The following named persons were among the arrivals at the Latham House during the past week: Levin Bowen, Peter Orchon, R. S. Cohn, S. F. Burbank, T. L. Sanderson, John A. Strouble, W. O. Hazard, M. J. Norman, H. Terry, J. S. Cartwright, R. O. King, W. G. Grimes, J. Earnest Waldo, W. T. Anderson, Theo. W. Poole, D. M. Jones, Fitzhugh Goldsboro, S. H. Hodges.
At his home in this city on Monday, the 16th inst., Mr. Stuart Ward, in his 64th year.
The deceased was a native of Currituck county and removed to Plymouth some years before the late war, where he has resided continuously to the date of this decease.
In his death Plymouth loses one of its oldest and most widely known citizens, and a character whose originality will long be remembered. Honesty was his chief and crowning virtue although other good traits marked his singular and eccentric life. Whatever faults he possessed (and who has none?) let the silence of the grave preserve from critical judgment, remembering that De Mortuis Nil Nisi Bonum.
He was buried in the Methodist church yard on Tuesday evening last, the Rev. Mr. Robinson, pastor of the church, conducting the services.
OUR CRESWELL LETTER.
Creswell, N. C., July 15, '89
Editor Roanoke Beacon:
Dear Sir. - Mr. Wm. Ansley and Miss Mary E. Phelps were not married last Sunday, 7th inst. as we heard and wrote you. It seems that the young lady has concluded to remain single a while longer.
On Tuesday the 9th, inst. at 10 o'clock p.m., Justice Howell was called upon to marry a couple of the 15th. amendments. They came to his office about the time he was ready to retire, and as they seemed to be in a hurry he went out in his shirt sleeves and in short order made them man and wife. They immediately left for home on foot, and when about a mile from town they met the irate father of the bride who had started to look for his daughter. he at once began to give the bride a threshing, and the groom of course, tried to protect her, and during the melee a pistol was fired. the bride and groom took to the bushes and the father came to town and called up said Howell, demanding a warrant for the groom for an assault with deadly weapon, it was past mid-night when the warrant was issued. The next day at 10 o'clock Benj. Hill, the groom, was arraigned for trial; was found guilty, and required to give bail for his appearance at our next Superior court.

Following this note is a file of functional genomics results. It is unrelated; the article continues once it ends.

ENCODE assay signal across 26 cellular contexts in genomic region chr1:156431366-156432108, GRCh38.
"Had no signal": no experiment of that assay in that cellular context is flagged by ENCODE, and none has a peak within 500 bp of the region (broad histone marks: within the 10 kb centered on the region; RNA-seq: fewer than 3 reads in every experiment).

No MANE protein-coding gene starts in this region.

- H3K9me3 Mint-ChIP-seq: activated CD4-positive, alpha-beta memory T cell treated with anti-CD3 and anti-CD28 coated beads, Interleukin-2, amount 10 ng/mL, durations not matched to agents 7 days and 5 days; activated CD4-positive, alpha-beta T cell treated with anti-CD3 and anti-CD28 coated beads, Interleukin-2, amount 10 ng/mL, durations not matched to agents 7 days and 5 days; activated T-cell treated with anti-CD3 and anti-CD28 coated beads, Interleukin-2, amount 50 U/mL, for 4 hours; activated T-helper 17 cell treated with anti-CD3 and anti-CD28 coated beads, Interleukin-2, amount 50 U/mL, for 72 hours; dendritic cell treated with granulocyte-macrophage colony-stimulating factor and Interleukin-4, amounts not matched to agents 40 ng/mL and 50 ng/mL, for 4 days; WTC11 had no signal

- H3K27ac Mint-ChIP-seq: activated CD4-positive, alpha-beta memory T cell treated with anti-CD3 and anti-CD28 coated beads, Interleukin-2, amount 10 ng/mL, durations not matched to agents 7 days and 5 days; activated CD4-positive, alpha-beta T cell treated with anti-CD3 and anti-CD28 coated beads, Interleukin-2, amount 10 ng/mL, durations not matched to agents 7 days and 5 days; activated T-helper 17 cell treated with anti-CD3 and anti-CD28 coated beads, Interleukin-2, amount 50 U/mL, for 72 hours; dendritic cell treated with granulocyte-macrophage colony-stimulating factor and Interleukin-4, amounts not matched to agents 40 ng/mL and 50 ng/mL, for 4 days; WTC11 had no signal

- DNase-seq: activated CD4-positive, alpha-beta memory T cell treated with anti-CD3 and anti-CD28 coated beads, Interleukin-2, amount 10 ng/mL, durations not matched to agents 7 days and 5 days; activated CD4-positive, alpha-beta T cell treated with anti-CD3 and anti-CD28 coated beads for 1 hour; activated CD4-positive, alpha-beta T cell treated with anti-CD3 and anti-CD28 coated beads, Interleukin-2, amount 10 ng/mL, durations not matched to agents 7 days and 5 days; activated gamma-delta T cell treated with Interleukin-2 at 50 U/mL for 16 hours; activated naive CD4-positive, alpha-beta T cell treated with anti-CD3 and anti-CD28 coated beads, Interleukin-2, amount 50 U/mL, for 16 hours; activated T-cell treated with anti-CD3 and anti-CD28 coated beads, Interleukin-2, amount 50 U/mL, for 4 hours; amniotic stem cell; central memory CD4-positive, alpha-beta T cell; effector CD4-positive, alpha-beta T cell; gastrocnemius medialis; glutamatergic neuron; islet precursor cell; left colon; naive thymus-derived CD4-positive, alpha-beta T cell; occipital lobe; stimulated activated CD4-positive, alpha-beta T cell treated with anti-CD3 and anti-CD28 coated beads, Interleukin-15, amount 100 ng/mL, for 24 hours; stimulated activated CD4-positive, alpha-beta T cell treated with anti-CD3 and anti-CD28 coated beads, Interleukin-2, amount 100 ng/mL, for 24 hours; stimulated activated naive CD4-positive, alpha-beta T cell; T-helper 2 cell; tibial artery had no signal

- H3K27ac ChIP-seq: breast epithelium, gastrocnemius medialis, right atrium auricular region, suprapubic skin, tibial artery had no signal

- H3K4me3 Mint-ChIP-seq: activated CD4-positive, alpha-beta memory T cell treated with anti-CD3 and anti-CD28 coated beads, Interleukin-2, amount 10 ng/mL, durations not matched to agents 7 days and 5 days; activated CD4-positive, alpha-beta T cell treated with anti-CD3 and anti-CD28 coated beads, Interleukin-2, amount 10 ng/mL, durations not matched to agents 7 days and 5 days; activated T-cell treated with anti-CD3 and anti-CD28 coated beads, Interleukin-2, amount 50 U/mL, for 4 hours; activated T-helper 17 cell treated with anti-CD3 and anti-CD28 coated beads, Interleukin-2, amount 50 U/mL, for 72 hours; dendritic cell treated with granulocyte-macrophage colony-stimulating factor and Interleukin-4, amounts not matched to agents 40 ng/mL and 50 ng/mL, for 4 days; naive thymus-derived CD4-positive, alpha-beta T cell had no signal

On the 12th, inst. Mrs. M. M. Alexander, wife of one of our popular merchants presented her "liege lord" with a fine daughter and now says he is worth a million.
The young people of our section will have a grand picnic at "Somerset" on the lake shore to-morrow and are anticipating a grand time. They also propose to have a lawn party on the evening of the 30th and 31st, inst. at Belle Grade college, at which times they promise to have an abundance of ice cream, ice lemonade and cake to refresh the inner man, also hammocks, swings and delightful music for pleasure seekers.
The people in this section have been scanning the columns of the Beacon to see what our county commissioners are doing at their various meetings, but see nothing whatever of the proceedings of any of their meetings. What is the matter? Have they done nothing? If they have we think they should use the Beacon as the means of letting the public know it. Our people down here pay a large part of the county taxes and are anxious to know how it is being handled, and no better plan can be devised than by publishing the proceedings (each month) of the meetings of the Board.
We think also that the proceedings of the meetings of the County Board of Education should be reported in the columns of the Beacon.
The first watermelons of the season seen in our town was brought in on the 13th inst. by Messrs. E. R. Spruill and J. B. Stillman. Mr. Spruill informed us that he could cut over 100 ripe ones that day. We did not sample them as the price was rather fancy.
More anon. - X. Y. Z.
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NORTH CAROLINA. Auditor's Department. Raleigh, June 28, 1889. To Pensions and Applicants for Pensions under the Pension Act, and to Others Whom it May Concern: the following information is published for the benefit of all concerned:[details of the Pension Act and how to apply]
Dr. E. E. Murray, Dentist, Plymouth
E. F. Duke, Dry Goods, Notions, Boots, Shoes and Groceries - Plymouth
S. K. Everett - Dry Goods, Notions, Boots, Shoes and Groceries - Plymouth
Nurney & Jackson Undertakes - Plymouth
Wesleyn Female College, Murfreesboro, N. C.
Suffolk Military Academy - Suffolk, Va.
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The Beacon - Job Printing